Building honor 

Urban Land Institute Oklahoma’s fifth annual Impact Awards honors responsible land use.

8th Street Market is a finalist for ULI Oklahoma’s Small Scale Rehabilitation and Restoration Award. - ULI OKLAHOMA / PROVIDED
  • ULI Oklahoma / provided
  • 8th Street Market is a finalist for ULI Oklahoma’s Small Scale Rehabilitation and Restoration Award.

Making the community more user-friendly is part of what Urban Land Institute Oklahoma is celebrating with its fifth annual Impact Awards.

The Impact Awards honor projects that represent the best practices in land use and development. The awards are the headline event each year for ULI Oklahoma, which supports promoting and maintaining prospering communities through conscientious land use.

“Urban Land Institute Oklahoma’s mission is to provide leadership in the responsible use of land and in creating and sustaining thriving communities worldwide,” said Ashley Terry, event chair of the Impact Awards. “Each year, the Impact Awards allows our organization to honor the projects that are pioneering, creative and exemplary in their promotion of these goals.”

For example, last year’s winner in the Large Scale Rehabilitation and Restoration category went to the Page Woodson apartments, located in the historic former Douglass High School Building at 600 N. High Ave. Honoring rehabilitative projects of that nature is something that ULI Oklahoma is proud to do, said Mallory O’Neill, programs chair at ULI Oklahoma.

“Last year, we were able to honor Page Woodson as a large-scale rehabilitation and restoration, a building that had been part of the fabric of Oklahoma City for a long time, and repurposed and reused now as residential living when it used to be a former school,” O’Neill said. “Getting the opportunity to honor projects like that is pretty special and is something that’s not really happening anywhere else.”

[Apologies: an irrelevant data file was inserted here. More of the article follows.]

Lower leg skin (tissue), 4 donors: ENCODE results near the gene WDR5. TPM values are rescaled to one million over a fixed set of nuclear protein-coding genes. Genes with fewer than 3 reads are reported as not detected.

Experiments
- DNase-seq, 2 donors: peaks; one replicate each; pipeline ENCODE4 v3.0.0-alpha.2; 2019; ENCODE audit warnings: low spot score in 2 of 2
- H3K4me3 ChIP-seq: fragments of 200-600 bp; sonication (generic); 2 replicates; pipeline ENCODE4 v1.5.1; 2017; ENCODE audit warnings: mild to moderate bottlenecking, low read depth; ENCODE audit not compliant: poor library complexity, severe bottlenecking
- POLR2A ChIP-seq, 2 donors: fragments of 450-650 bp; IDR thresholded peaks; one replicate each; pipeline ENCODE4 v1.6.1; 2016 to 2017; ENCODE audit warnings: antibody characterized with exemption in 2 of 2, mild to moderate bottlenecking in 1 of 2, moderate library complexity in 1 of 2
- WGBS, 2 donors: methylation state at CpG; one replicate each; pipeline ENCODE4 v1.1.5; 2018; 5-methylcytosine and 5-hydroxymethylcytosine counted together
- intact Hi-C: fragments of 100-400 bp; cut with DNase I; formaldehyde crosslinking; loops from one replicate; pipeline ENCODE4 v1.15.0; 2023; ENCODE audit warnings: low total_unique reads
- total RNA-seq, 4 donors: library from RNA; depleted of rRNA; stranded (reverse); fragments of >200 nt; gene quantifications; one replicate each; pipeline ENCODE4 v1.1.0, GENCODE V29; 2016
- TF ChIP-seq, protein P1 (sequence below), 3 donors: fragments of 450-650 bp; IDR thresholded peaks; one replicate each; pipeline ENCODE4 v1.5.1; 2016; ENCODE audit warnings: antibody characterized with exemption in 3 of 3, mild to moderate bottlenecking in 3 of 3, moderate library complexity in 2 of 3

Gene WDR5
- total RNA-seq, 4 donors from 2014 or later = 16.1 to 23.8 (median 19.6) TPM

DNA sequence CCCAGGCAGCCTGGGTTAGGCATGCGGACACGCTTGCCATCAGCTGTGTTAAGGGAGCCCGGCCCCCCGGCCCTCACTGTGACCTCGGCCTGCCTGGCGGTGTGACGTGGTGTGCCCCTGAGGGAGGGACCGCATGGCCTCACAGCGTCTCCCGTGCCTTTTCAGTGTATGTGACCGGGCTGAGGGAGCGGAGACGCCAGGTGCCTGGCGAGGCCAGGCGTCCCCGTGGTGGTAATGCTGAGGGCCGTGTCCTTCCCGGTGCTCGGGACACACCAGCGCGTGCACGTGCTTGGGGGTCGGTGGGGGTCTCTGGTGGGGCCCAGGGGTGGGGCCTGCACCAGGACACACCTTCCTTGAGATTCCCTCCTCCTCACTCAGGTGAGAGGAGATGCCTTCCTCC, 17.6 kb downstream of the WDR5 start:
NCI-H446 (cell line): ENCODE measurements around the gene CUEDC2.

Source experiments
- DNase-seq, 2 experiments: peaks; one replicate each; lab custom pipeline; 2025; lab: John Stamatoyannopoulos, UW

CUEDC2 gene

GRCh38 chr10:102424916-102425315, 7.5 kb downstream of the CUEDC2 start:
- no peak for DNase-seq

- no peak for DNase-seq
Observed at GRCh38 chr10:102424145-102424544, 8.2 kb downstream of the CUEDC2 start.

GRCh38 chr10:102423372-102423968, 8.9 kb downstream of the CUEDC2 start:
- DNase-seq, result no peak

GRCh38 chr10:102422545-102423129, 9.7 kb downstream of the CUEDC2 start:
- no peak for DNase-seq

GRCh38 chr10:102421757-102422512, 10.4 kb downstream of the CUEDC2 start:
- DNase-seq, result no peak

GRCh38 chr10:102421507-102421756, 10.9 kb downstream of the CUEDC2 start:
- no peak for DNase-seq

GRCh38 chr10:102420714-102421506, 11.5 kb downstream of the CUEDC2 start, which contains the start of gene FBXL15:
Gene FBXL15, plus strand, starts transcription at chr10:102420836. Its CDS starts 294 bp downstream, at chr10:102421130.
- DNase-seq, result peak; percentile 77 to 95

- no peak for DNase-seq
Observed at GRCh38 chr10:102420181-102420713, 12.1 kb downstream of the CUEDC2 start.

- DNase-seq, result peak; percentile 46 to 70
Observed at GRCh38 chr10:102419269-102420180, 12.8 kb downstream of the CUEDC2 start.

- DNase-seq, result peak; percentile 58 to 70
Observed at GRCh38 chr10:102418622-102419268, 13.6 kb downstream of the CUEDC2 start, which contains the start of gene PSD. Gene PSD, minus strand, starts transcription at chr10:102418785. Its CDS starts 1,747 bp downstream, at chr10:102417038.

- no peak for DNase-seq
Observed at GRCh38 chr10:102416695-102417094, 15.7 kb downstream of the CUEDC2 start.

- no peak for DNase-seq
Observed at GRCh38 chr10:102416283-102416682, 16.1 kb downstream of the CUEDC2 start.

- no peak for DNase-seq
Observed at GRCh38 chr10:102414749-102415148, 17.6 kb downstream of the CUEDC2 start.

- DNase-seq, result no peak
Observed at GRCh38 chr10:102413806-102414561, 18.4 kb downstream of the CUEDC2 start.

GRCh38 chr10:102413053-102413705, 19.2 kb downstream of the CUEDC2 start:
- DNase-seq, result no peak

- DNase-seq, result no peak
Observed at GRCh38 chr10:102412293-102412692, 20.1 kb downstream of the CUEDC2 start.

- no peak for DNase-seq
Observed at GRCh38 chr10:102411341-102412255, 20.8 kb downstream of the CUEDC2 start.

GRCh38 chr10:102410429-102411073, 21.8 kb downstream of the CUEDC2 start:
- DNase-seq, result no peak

Looking at a variety of land use projects statewide to gather a list of finalists falls to ULI Oklahoma’s Impact Awards selection committee.

Selecting the finalists for the awards is a multi-step process. First, there’s an open call for nominations that go to the selection committee, which narrows down the list.

“That committee actually goes around and tours each of these properties,” O’Neill said. “So they get a chance to hear from the developer, from the building manager, from the architect, from everybody that’s involved in that project.”

Finalists named

Once the committee finishes its firsthand look, the finalists are selected and announced.

The awards will honor finalists in each of six categories.  One winner in each of the six categories will be announced Friday.

Ride OKC is a finalist for ULI Oklahoma’s Outstanding Community Building Effort Award. - ULI OKLAHOMA / PROVIDED
  • ULI Oklahoma / provided
  • Ride OKC is a finalist for ULI Oklahoma’s Outstanding Community Building Effort Award.

Outstanding Community Building Effort: Kerr Park: Heart of the Community Initiative, Red Andrews Park, Ride OKC

Outstanding Public Initiative: Cleveland County Complex Master Plan, OKC Streetcar, Pete White Health & Wellness Center

Boutique Development: 8th Street Church, Classen29, Rodeo Cinema

Small Scale Development: 701 N. Hudson, The Seven at Page Woodson, Garner Crossing

Small Scale Rehabilitation and Restoration: 8th Street Market, John Rex Middle School, Elevator Annex

Large Scale Development: BOK Park Plaza, Steelyard Apartments

“ULI Oklahoma is thrilled to recognize these projects for their positive impact on our communities, by making them more resilient, more walkable and more inclusive. On Feb. 15, we’ll honor the people responsible for developing projects that make Oklahoma a better place to live,” ULI Oklahoma chairman Todd Glass said in a news release.